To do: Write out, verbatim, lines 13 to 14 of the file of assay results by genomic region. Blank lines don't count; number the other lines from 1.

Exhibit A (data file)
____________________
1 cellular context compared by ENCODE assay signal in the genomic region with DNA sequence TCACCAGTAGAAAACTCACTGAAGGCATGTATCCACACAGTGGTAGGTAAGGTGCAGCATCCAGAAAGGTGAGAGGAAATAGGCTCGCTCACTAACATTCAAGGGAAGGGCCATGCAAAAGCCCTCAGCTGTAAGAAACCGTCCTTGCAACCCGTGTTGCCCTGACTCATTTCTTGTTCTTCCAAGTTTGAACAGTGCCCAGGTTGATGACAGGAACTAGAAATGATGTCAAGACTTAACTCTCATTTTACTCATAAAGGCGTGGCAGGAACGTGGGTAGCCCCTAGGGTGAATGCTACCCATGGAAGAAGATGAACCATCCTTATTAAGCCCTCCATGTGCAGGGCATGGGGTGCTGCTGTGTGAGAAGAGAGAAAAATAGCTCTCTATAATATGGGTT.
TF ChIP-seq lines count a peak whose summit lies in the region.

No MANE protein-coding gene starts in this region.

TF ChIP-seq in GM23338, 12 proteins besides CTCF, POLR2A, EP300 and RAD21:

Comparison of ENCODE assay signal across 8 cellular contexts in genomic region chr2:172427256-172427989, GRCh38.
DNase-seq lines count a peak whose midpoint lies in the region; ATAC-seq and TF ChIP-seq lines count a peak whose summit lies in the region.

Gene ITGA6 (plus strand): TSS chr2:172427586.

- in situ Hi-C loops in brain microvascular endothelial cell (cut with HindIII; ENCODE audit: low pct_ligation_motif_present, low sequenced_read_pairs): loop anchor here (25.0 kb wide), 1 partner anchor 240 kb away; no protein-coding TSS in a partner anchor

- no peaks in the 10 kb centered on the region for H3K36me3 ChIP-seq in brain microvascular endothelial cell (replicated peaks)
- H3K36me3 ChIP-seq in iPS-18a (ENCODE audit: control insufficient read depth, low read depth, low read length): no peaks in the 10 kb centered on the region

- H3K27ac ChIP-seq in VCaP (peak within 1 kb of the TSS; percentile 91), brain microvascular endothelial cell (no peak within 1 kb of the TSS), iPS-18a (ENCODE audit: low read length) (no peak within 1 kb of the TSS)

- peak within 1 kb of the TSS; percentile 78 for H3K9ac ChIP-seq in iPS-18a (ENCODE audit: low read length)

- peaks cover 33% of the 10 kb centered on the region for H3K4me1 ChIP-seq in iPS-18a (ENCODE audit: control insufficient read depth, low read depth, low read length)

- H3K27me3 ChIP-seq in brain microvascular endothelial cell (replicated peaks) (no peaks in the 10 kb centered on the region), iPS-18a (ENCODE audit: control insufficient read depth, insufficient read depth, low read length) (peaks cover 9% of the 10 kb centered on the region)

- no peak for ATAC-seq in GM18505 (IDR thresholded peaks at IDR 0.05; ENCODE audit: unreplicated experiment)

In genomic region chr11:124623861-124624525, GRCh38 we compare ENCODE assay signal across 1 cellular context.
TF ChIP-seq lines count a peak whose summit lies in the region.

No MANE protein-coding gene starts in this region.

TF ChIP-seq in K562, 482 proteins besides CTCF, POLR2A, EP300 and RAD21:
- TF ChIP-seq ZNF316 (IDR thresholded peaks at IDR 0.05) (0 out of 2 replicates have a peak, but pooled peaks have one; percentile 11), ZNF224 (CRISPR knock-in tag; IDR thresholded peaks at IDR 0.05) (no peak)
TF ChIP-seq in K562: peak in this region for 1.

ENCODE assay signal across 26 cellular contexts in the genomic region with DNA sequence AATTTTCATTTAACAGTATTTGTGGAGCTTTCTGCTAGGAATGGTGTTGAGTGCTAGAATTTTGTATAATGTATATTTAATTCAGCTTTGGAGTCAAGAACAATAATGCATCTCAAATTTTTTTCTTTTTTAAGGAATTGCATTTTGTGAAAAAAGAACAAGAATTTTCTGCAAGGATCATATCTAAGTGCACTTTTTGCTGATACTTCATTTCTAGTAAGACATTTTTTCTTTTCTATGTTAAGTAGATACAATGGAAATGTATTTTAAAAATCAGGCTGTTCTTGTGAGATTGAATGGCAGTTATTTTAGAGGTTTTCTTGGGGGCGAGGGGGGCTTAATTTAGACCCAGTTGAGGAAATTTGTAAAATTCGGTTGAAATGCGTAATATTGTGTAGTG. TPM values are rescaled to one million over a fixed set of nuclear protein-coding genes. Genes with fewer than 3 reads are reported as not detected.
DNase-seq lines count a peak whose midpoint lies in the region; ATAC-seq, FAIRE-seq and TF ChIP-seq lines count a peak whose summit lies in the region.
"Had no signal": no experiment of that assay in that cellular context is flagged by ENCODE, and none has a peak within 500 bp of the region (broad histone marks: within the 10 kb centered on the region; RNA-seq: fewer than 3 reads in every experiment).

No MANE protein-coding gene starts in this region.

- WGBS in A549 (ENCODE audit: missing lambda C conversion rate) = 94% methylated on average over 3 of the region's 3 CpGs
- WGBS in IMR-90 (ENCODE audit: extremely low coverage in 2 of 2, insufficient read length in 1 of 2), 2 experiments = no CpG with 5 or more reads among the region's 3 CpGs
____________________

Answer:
- peaks cover 33% of the 10 kb centered on the region for H3K4me1 ChIP-seq in iPS-18a (ENCODE audit: control insufficient read depth, low read depth, low read length)

- H3K27me3 ChIP-seq in brain microvascular endothelial cell (replicated peaks) (no peaks in the 10 kb centered on the region), iPS-18a (ENCODE audit: control insufficient read depth, insufficient read depth, low read length) (peaks cover 9% of the 10 kb centered on the region)